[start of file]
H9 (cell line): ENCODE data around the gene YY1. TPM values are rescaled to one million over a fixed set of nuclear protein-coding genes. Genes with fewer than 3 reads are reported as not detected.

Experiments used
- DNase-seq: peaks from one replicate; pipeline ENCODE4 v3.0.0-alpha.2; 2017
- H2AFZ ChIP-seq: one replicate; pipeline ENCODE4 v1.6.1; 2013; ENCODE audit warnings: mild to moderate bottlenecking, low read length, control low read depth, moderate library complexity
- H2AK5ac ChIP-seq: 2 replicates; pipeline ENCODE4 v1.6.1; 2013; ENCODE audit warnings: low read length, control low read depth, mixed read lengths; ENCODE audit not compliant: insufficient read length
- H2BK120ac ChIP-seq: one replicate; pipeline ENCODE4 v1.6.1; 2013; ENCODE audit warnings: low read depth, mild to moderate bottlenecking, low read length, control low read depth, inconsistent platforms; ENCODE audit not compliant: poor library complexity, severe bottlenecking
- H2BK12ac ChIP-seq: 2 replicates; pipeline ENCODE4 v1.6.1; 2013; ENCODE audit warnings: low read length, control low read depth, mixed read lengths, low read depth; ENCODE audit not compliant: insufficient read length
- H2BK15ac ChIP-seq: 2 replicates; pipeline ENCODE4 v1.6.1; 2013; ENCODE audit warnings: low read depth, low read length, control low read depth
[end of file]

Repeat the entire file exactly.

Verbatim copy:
H9 (cell line): ENCODE data around the gene YY1. TPM values are rescaled to one million over a fixed set of nuclear protein-coding genes. Genes with fewer than 3 reads are reported as not detected.

Experiments used
- DNase-seq: peaks from one replicate; pipeline ENCODE4 v3.0.0-alpha.2; 2017
- H2AFZ ChIP-seq: one replicate; pipeline ENCODE4 v1.6.1; 2013; ENCODE audit warnings: mild to moderate bottlenecking, low read length, control low read depth, moderate library complexity
- H2AK5ac ChIP-seq: 2 replicates; pipeline ENCODE4 v1.6.1; 2013; ENCODE audit warnings: low read length, control low read depth, mixed read lengths; ENCODE audit not compliant: insufficient read length
- H2BK120ac ChIP-seq: one replicate; pipeline ENCODE4 v1.6.1; 2013; ENCODE audit warnings: low read depth, mild to moderate bottlenecking, low read length, control low read depth, inconsistent platforms; ENCODE audit not compliant: poor library complexity, severe bottlenecking
- H2BK12ac ChIP-seq: 2 replicates; pipeline ENCODE4 v1.6.1; 2013; ENCODE audit warnings: low read length, control low read depth, mixed read lengths, low read depth; ENCODE audit not compliant: insufficient read length
- H2BK15ac ChIP-seq: 2 replicates; pipeline ENCODE4 v1.6.1; 2013; ENCODE audit warnings: low read depth, low read length, control low read depth